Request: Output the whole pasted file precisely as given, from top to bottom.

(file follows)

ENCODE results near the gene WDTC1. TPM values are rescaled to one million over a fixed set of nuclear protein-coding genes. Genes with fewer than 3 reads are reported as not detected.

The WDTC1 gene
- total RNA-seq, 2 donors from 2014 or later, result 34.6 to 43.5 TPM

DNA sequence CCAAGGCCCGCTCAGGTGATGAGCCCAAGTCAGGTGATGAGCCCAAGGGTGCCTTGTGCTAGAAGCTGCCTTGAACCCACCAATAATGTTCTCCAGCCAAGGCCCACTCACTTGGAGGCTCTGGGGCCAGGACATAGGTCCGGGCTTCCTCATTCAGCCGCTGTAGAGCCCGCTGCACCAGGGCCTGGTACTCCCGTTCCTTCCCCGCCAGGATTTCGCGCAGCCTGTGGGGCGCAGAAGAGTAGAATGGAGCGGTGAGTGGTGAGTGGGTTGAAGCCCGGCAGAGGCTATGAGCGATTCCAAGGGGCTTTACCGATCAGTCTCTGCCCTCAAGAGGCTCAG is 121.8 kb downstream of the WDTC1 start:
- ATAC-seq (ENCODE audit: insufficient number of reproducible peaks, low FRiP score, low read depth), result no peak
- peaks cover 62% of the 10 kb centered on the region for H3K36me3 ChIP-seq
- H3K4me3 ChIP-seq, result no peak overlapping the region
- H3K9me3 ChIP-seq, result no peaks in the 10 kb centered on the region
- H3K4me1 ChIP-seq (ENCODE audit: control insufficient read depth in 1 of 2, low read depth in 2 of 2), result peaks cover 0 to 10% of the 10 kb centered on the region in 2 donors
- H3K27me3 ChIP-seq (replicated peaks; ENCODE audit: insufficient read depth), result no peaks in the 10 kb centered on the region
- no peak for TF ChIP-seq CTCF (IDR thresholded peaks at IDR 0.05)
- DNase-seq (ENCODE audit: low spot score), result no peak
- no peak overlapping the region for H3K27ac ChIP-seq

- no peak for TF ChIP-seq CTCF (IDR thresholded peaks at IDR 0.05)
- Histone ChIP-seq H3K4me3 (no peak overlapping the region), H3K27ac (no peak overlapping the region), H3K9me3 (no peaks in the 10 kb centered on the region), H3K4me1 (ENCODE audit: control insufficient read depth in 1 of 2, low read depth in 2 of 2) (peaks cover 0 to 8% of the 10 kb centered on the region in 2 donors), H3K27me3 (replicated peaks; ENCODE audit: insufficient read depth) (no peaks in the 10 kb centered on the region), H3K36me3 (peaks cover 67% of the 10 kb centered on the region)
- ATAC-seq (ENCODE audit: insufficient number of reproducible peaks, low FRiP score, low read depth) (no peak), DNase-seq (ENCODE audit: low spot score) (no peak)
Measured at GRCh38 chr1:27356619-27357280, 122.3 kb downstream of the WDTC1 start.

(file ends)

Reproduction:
ENCODE results near the gene WDTC1. TPM values are rescaled to one million over a fixed set of nuclear protein-coding genes. Genes with fewer than 3 reads are reported as not detected.

The WDTC1 gene
- total RNA-seq, 2 donors from 2014 or later, result 34.6 to 43.5 TPM

DNA sequence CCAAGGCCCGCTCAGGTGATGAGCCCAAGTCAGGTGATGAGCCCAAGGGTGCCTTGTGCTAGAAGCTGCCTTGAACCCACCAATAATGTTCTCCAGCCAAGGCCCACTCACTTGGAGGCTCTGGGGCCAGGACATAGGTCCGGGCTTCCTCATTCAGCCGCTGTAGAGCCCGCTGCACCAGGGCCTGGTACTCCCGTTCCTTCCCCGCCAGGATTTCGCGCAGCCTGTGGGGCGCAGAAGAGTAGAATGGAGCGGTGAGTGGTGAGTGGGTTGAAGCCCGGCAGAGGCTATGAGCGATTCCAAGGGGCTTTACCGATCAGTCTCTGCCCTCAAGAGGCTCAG is 121.8 kb downstream of the WDTC1 start:
- ATAC-seq (ENCODE audit: insufficient number of reproducible peaks, low FRiP score, low read depth), result no peak
- peaks cover 62% of the 10 kb centered on the region for H3K36me3 ChIP-seq
- H3K4me3 ChIP-seq, result no peak overlapping the region
- H3K9me3 ChIP-seq, result no peaks in the 10 kb centered on the region
- H3K4me1 ChIP-seq (ENCODE audit: control insufficient read depth in 1 of 2, low read depth in 2 of 2), result peaks cover 0 to 10% of the 10 kb centered on the region in 2 donors
- H3K27me3 ChIP-seq (replicated peaks; ENCODE audit: insufficient read depth), result no peaks in the 10 kb centered on the region
- no peak for TF ChIP-seq CTCF (IDR thresholded peaks at IDR 0.05)
- DNase-seq (ENCODE audit: low spot score), result no peak
- no peak overlapping the region for H3K27ac ChIP-seq

- no peak for TF ChIP-seq CTCF (IDR thresholded peaks at IDR 0.05)
- Histone ChIP-seq H3K4me3 (no peak overlapping the region), H3K27ac (no peak overlapping the region), H3K9me3 (no peaks in the 10 kb centered on the region), H3K4me1 (ENCODE audit: control insufficient read depth in 1 of 2, low read depth in 2 of 2) (peaks cover 0 to 8% of the 10 kb centered on the region in 2 donors), H3K27me3 (replicated peaks; ENCODE audit: insufficient read depth) (no peaks in the 10 kb centered on the region), H3K36me3 (peaks cover 67% of the 10 kb centered on the region)
- ATAC-seq (ENCODE audit: insufficient number of reproducible peaks, low FRiP score, low read depth) (no peak), DNase-seq (ENCODE audit: low spot score) (no peak)
Measured at GRCh38 chr1:27356619-27357280, 122.3 kb downstream of the WDTC1 start.